Sat Oct 22 14:04:19 CAT 2016

It is time for the ANC and SACP to part

By Jack Mokobi | Dec 18, 2009 | COMMENTS [ 0 ]

PUBLIC spats between leaders of the alliance occurred recently in relation to what economic policy direction the Jacob Zuma government should take.

PUBLIC spats between leaders of the alliance occurred recently in relation to what economic policy direction the Jacob Zuma government should take.

Billy Masetlha in a recent Mail & Guardian interview bemoaned the dominance of communists in government and Parliament, saying "the ANC was never a socialist organisation" and that there is a need to "protect it from being taken over by communists".

A spirited rejoinder followed from the Young Communist League, saying Masetlha wanted to take the alliance back to the pre-Polokwane era. Julius Malema recently said on SABC TV that "the ANC Youth League would never allow communists to take it over". Many alliance leaders have since 1994 spoken about how the alliance was more important now than ever before.

Historical reasons for the formation of the alliance between the ANC, SACP and the then South African Congress of Trade Unions, now Cosatu, and South African National Civic Organisation, are no longer relevant after the transition from apartheid to democracy.

An 1989 SACP document, titled The Communist Party fight for Freedom, quotes the African Communist (No 87, fourth quarter 1991: Two Pillars of our struggle) as saying: "The ANC is a mass movement fighting for national liberation. The SACP is a Marxist-Leninist party fighting for socialism.

"There can be democracy without socialism, but there can be no socialism without democracy. When South African people opt for socialism they will do so on their own free will, not because they were ordered to do so by the SACP."

Clearly parties in the alliance had different ideologies. The common enemy was the apartheid government that subjugated the majority and denied them their democratic rights. The common goal was the defeat of apartheid and creation of a democratic state.

So the SACP, not the ANC, pursued socialism and communism, but it had to join forces with allies to attain democracy first and socialism later.

An SACP seminal document: The Path To Power, adopted in 1989, says under the heading The National Democratic Revolution and the Transition to Socialism that "victory in the national democratic revolution is, for our working class, the most direct route to socialism and ultimately communism.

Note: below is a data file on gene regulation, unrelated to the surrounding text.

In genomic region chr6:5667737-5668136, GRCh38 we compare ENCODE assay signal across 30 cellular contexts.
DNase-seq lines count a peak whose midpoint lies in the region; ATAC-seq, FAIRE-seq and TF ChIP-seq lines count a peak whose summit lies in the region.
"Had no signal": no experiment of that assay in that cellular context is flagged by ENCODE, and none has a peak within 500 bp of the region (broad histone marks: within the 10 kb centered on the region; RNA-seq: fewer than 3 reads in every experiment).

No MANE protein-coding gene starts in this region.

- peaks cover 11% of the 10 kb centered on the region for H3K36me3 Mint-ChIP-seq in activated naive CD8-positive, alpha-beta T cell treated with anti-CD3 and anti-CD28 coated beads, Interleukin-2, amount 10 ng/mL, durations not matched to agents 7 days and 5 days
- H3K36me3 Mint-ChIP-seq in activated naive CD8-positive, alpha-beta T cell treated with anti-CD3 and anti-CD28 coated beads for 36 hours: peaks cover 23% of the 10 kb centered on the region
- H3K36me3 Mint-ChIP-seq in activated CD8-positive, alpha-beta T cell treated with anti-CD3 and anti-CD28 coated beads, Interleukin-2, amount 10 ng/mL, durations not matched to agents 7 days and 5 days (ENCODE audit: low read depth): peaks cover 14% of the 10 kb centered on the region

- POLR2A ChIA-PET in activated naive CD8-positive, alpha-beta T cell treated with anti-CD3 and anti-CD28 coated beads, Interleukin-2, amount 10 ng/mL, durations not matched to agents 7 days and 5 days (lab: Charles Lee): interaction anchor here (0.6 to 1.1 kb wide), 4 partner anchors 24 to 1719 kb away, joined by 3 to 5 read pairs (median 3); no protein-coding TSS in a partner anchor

The existence in South Africa of the material conditions for socialism, the relatively advanced technical level and a strong working class and the achievement of the national democratic revolution, will not in themselves guarantee an advance to socialism.

To create conditions for such an advance, the working class will have to ensure that the national democratic tasks are carried out. The working class must win for itself a dominant role in the new government and see to it that the character of the democratic state accords with the genuine interests of the people."

No wonder we have a dominance of unionists and communists in the leadership of the ANC and Parliament, which rubs non-communists like Masetlha up the wrong way. This is part of the programme of the SACP as envisaged at their seventh congress in 1989.

The question becomes: Does the SACP want the ANC to help it build socialism and communism? Is it not now the time, post the national democratic revolution, that the SACP independently promotes socialism and communism to the electorate and not impose it on the ANC and the nation in the name of the alliance?

The alliance at its inception was a tactical one, not meant to last beyond the attainment of the democratic state.

l The writer is a businessman and an independent commentator on media and politics


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